Nielsen notes that in the 45 PPM markets they are grabbing data from and the 4,800+ stations that stream in those markets, just 30% of them are encoded. That encoding allows for Nielsen to accurately measure the streams. They used the listener data from 1,500 stations across the U.S., in their latest report, AM/FM Radio Streaming Growth in PPM Markets.
The survey also showed that streaming levels differ widely by radio format. Spoken word formats display strong streaming listenership (Talk/Personality: 31.2%, News/Talk/Info: 19.1%, All Sports: 16.9%). In fact, Nielsen found that 1/3 of all AM/FM streaming in PPM markets is to spoken word formats.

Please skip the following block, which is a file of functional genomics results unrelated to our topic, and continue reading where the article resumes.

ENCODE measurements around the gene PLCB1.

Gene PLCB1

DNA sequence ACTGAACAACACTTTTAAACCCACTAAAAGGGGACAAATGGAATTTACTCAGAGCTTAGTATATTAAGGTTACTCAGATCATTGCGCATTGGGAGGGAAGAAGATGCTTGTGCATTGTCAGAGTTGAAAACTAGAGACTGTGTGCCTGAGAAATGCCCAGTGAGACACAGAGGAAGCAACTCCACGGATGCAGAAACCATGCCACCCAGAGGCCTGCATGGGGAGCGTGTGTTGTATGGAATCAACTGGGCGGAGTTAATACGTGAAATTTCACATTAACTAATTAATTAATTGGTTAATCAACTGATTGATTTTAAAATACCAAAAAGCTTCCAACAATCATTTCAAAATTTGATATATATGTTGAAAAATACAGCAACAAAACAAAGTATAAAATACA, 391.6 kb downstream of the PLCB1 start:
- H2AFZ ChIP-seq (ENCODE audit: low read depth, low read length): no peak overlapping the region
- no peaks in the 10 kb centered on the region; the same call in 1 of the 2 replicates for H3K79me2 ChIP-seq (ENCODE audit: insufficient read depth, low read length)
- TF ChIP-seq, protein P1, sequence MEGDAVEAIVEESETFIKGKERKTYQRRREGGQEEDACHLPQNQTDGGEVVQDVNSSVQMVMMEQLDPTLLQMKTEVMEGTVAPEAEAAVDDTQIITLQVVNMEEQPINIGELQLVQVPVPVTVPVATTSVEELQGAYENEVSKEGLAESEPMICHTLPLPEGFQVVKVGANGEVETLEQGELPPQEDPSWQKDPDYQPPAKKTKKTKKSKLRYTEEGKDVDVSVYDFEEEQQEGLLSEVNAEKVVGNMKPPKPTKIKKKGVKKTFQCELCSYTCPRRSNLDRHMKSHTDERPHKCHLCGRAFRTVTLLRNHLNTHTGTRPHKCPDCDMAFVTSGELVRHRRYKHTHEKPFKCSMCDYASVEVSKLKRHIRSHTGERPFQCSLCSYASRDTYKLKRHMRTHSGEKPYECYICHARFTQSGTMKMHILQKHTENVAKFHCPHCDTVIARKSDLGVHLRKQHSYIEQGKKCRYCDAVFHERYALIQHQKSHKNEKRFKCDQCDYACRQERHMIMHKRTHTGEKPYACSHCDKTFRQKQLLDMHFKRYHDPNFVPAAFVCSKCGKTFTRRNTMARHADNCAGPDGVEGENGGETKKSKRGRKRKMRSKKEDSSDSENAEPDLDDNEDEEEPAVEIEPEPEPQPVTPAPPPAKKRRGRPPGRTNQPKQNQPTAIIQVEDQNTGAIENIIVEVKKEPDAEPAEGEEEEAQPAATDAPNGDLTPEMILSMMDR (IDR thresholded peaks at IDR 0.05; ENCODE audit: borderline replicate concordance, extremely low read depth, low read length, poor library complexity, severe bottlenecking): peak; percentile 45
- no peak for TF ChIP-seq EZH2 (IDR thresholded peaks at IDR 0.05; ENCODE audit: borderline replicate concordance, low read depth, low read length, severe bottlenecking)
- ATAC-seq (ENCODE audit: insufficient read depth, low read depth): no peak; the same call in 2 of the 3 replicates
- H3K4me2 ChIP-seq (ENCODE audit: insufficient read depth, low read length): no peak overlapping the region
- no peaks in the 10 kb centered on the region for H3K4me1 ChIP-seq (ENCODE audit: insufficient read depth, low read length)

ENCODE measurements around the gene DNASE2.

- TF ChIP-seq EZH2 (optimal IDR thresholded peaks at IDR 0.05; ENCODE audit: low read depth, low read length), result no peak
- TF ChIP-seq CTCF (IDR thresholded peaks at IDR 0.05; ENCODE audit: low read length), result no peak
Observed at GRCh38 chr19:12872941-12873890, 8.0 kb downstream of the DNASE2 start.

New Study Finds Listeners to MLB on Radio Are Willing to Spend
More than one third (34%) of the respondents recently purchased clothing/apparel that features their favorite team… 27% have visited a ballpark in the past year. That compares to only 19% of the average MLB fan base has made an apparel purchase to support their team while just 11% have gone to a game in person in that same time span.
When it comes to advertiser’s attempting to reach an affluent and engaged audience, sports talk radio might have a whale on their hands. Major League Baseball play-by-play features an audience that has money and has no problems spending it.